The section provides that Spray would be entitled to payment from the Special Bonus Pool under three sets of circumstances: First, subsection 6.6(a) reads:

Under the circumstances provided for in Section 8.6 and 8.7 of this Agreement and on the retirement of Employee after reaching 62 years if Employee is then employed by Employer, provided if entitlement under Section 8.7 is predicated on an event described in Section 8.4(d), then Employee may elect to receive his share of the Special Bonus Pool without terminating his employment.1

Section 8.6, which is referred to in subsection 6.6(a), but which is not pertinent to this case, entitles Spray to a Special Bonus payment in the event the Period of Employment is terminated by CPR because of his disability or death. Section 8.7, the other clause referred to in subsection 6.6(a), may be relevant, since it deals with Spray's rights in the event of termination by him for good reason or termination of him by the Subsidiary without cause. It provides, in pertinent part, as follows:2

Rights of Employee in the Event of Termination by Employee for Good Reason or Termination of Employee by Employer Without Cause. If Employee should terminate the Period of Employment for Good Reason or Employer should terminate Employee without Cause, CPR shall cause Employer to . . .

(c) pay to Employee his share of the Special Bonus Pool calculated through the date of termination, as provided for in ARTICLE VI, and payable within 30 days from the required calculation which shall be made with all commercial promptness . . . .

To summarize, under subsection 6.6(a), Spray was entitled to payment from the Special Bonus Pool prior to the end of the Period of Employment upon early termination by him for "good reason," or upon the Subsidiary's termination of Spray's employment either without cause or following Spray's death or disability. If Spray were to remain employed by CPR's Subsidiary through age 62, subsection 6.6(a) would also entitle him to payment from the Special Bonus Pool upon his subsequent retirement.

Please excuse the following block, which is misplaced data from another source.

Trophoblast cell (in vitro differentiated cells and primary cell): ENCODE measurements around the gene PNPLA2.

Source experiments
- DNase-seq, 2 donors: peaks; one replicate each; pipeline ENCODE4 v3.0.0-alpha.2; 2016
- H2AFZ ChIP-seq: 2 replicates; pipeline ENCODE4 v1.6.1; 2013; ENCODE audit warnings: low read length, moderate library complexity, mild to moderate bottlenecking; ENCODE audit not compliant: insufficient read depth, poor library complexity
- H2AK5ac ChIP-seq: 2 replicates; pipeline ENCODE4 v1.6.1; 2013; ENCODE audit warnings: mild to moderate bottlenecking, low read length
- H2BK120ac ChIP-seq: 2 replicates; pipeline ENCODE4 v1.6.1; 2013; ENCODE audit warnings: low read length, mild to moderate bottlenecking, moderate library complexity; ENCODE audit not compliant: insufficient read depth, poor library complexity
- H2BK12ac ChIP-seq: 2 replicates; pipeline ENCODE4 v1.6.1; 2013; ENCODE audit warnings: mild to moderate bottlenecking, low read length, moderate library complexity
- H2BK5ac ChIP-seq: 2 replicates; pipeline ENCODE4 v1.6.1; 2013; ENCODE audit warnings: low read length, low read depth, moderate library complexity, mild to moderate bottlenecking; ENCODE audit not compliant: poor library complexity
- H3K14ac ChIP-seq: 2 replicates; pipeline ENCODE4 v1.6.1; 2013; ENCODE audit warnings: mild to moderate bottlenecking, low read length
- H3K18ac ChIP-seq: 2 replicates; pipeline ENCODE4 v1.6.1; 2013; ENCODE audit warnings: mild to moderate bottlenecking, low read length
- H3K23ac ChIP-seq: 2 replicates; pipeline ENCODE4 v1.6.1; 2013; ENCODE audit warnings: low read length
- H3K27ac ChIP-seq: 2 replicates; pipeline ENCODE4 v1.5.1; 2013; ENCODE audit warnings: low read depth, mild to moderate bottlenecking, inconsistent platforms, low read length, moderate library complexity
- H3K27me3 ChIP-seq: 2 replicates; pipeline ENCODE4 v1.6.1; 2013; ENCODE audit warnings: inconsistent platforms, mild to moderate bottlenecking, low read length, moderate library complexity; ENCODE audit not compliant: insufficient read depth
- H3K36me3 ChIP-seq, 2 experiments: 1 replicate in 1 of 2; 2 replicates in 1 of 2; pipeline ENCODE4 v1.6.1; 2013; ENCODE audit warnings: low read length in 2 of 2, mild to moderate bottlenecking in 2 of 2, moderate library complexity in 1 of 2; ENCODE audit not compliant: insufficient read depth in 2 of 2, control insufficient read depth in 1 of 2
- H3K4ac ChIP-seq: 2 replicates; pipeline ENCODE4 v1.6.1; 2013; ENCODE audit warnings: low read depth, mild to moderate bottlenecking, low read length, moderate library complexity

Subsection 6.6(b) describes the second situation in which CPR would be required to make a Special Bonus Pool pay-out to Spray:

In the event at the end of the Period of Employment, Employer does not offer Employee continued employment on terms no less favorable than those provided for in this Agreement.

CPR did not offer Spray a contract at the end of the Period of Employment, but he continued to perform the same job for CPR's Subsidiary with the same salary and benefits. The parties disagree over whether the absence of a contract for a fixed term after 1994 meant that Spray was not offered continued employment on terms no less favorable than those provided in the Agreement.

Finally, subsection 6.6(c) sets forth the remaining circumstance in which Spray would be entitled to receive payment from the Special Bonus Pool:

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At a time designated by Employee or in the event at the end of the Period of Employment Employee declines Employer's offer of continued employment on terms no less favorable than those provided for in this Agreement, provided that in either such case the Special Bonus shall, if elected by Employer within 20 days of Employee's designation or declination, by notice to Employee, be payable in three yearly installments the first such installment to be an amount equal to 1/3 of the Special Bonus that would be payable to Employee if Employer did not make such election and payable 30 days following Employee's designation or declination, the second 1/3 calculated as if Employee had made his designation or declination under this Section 6.6(c) one year after the date of his original designation or declination and payable 30 days after the first anniversary of such original designation or declination, and the third 1/3 calculated as if Employee had made his designation or declination under this Section 6.6(c) two years after the date of his original designation or declination and payable 30 days from the second anniversary of such original designation or declination, provided that to receive the portion of the Special Bonus Pool receivable after the first 1/3, Employee may be required by Employer to be employed by Employer at the time payment is to be made unless Employer has terminated Employee without Cause or Employees [sic] has terminated his employment for Good Reason...